This is an excerpt of a work in progress…which means I have no idea where it goes, only that what I’ve written does not quite fit into the story where I planned to put it. I’d appreciate any thoughts about what might be done with it.
He knew it wasn’t Tulip behind the bar. Tulip had gone back to Faery, turned him down for a magic wand and a scrap of gossamer. But he didn’t blame her. He knew exactly how much magic he could make, and it wasn’t his wand that she had fallen for. But he still loved her, even though he let her go to work and support him and the little King. “Lazy bastard” was Jones’s other middle name.
But now he’d had enough beer that the barmaid made him pay on delivery, as he’d disappeared more than once leaving only his tab. Things were getting a blurry around the edges, just the way he liked them, and if he squinted only a little, Tulip’s face would appear under the barmaid’s big yellow hair and black eye liner. Jones felt that glow of desire flow through him, but he sucked on the beer from his mug to keep from calling out her name. The barmaid–Sally? Peggy? Maureen? would take his keys if he forgot again.
Then at the base of his spine he felt a peculiar tingle, odd, disquieting–not the kind of tingle that usually got him up dancing and lying to any woman he picked out to take him home that night. It crawled up his back like an army of brain eating ants, spreading across his back and down his arms and legs. Just as the sting of it hit the back of his head, he thought flashback, and shrugged it off, only to go into a full body rush. He leapt from his barstool to ride the waves of Deluge Ions as they surfed his brain. He fell to the floor, and through the floor, down and down and down through the layers of his subconscious.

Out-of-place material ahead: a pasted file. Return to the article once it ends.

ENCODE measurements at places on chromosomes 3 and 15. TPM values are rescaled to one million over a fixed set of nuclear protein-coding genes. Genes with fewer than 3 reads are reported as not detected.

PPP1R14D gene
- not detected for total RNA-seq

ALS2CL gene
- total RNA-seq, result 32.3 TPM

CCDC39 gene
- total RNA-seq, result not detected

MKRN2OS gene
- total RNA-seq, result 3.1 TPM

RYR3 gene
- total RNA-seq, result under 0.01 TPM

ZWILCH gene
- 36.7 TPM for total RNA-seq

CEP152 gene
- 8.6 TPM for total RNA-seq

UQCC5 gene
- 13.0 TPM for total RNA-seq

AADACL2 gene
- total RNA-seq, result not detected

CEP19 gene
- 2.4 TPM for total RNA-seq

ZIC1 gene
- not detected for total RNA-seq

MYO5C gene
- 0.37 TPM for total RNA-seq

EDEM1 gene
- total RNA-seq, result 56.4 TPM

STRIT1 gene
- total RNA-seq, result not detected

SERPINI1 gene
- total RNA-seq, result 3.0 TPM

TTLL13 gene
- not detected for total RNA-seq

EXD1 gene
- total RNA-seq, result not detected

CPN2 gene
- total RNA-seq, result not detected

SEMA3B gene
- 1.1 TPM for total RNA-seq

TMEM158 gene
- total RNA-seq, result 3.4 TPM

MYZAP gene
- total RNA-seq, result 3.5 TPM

The wave peaked, and he found himself bodysurfing his way back to Red, who was wide open and waiting, cackling with glee. Her dead white skin glowed in the blacklight darkness, her red hair writhing and her lips stretched black over her feral teeth.
“I’ll have you this time, Brewster Jones, and I’ve got a little surprise for you too!”
He had to move, to get out of this nightmare before she sucked him in. but lying there, he couldn’t jump to his feet to do his step to the left that brought him into Faery. He wiggled his left foot, holding it out behind him as he lay on his belly, hoping he’d be gone before the Ions noticed. He didn’t think of anything except to go to Faery, not to Tulip, not to the sprites, but anywhere as far away as a man could get from Red’s ghost.